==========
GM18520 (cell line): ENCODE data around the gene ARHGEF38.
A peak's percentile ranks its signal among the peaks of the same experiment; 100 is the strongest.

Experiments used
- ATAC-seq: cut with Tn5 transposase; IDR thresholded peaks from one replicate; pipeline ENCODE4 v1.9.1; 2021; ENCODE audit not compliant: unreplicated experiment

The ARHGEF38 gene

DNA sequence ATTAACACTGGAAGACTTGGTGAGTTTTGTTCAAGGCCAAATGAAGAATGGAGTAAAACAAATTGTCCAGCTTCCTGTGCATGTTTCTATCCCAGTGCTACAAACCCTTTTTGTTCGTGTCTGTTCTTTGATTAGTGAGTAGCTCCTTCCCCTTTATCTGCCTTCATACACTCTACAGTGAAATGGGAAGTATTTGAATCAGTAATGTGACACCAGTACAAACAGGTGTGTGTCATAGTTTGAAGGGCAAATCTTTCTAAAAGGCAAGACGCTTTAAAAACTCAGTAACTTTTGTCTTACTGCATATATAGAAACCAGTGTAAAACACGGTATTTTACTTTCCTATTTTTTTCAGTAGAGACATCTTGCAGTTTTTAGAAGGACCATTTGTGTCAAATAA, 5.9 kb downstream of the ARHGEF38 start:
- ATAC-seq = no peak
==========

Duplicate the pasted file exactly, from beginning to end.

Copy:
GM18520 (cell line): ENCODE data around the gene ARHGEF38.
A peak's percentile ranks its signal among the peaks of the same experiment; 100 is the strongest.

Experiments used
- ATAC-seq: cut with Tn5 transposase; IDR thresholded peaks from one replicate; pipeline ENCODE4 v1.9.1; 2021; ENCODE audit not compliant: unreplicated experiment

The ARHGEF38 gene

DNA sequence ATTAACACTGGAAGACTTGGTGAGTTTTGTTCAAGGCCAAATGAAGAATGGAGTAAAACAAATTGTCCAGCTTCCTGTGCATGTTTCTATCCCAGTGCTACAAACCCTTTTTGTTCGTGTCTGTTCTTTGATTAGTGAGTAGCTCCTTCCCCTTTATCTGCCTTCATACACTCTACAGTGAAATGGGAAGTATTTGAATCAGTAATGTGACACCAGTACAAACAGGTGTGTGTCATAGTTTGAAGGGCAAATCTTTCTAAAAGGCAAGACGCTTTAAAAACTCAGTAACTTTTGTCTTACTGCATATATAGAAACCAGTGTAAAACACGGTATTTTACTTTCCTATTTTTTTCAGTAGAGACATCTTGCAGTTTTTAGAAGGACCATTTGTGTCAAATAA, 5.9 kb downstream of the ARHGEF38 start:
- ATAC-seq = no peak